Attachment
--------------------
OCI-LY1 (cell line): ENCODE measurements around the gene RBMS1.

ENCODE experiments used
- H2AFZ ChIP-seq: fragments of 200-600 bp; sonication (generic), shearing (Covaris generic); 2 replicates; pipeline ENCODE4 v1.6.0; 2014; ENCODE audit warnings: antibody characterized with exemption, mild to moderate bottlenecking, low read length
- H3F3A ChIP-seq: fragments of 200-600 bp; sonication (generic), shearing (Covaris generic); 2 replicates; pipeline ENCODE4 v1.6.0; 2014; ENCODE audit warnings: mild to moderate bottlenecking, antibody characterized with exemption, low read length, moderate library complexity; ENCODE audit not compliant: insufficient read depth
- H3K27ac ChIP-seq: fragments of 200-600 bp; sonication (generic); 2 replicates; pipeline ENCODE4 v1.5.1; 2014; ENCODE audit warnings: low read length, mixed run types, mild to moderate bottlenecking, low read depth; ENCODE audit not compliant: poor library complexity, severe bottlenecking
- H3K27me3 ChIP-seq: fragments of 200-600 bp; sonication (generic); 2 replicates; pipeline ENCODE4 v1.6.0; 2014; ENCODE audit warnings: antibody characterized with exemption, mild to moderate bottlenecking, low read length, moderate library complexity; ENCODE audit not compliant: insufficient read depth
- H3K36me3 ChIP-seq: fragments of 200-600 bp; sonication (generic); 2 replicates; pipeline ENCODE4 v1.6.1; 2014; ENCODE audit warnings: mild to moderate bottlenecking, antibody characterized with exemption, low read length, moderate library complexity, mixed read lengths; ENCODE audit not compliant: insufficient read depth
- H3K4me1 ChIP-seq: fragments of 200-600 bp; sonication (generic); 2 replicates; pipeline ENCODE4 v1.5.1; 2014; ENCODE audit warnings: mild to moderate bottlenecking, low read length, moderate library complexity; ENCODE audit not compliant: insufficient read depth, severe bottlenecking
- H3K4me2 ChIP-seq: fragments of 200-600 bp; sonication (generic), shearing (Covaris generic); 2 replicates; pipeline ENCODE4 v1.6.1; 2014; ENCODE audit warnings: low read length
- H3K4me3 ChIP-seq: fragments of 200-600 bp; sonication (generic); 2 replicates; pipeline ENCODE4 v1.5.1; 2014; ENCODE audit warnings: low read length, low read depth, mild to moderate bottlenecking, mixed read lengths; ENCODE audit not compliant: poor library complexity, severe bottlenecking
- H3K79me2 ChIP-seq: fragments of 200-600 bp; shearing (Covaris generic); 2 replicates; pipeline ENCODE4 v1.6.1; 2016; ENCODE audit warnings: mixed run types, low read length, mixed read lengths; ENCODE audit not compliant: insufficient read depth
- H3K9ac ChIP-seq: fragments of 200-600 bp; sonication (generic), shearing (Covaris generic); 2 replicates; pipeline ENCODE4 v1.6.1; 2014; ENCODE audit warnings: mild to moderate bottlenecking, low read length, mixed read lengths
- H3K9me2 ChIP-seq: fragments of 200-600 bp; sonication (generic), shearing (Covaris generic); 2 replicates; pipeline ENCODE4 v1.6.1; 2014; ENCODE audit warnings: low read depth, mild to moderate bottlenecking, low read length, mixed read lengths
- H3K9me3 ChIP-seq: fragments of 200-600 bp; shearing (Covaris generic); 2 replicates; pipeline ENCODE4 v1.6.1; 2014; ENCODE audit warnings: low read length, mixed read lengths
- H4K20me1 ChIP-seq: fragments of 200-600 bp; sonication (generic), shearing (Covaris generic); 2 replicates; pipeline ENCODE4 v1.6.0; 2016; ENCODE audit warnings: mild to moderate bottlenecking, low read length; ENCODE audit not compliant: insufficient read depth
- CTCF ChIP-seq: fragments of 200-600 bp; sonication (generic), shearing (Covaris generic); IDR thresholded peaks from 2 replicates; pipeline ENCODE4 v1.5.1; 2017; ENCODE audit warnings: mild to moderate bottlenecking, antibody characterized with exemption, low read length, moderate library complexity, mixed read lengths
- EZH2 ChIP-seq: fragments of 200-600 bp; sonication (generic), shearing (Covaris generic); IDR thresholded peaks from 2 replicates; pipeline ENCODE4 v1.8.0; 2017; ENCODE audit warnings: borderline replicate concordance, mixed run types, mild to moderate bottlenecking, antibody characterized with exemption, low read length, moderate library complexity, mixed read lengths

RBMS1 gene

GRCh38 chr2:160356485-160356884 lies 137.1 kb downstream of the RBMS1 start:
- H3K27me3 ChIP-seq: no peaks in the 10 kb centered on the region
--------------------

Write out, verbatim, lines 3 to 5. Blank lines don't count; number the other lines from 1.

- H2AFZ ChIP-seq: fragments of 200-600 bp; sonication (generic), shearing (Covaris generic); 2 replicates; pipeline ENCODE4 v1.6.0; 2014; ENCODE audit warnings: antibody characterized with exemption, mild to moderate bottlenecking, low read length
- H3F3A ChIP-seq: fragments of 200-600 bp; sonication (generic), shearing (Covaris generic); 2 replicates; pipeline ENCODE4 v1.6.0; 2014; ENCODE audit warnings: mild to moderate bottlenecking, antibody characterized with exemption, low read length, moderate library complexity; ENCODE audit not compliant: insufficient read depth
- H3K27ac ChIP-seq: fragments of 200-600 bp; sonication (generic); 2 replicates; pipeline ENCODE4 v1.5.1; 2014; ENCODE audit warnings: low read length, mixed run types, mild to moderate bottlenecking, low read depth; ENCODE audit not compliant: poor library complexity, severe bottlenecking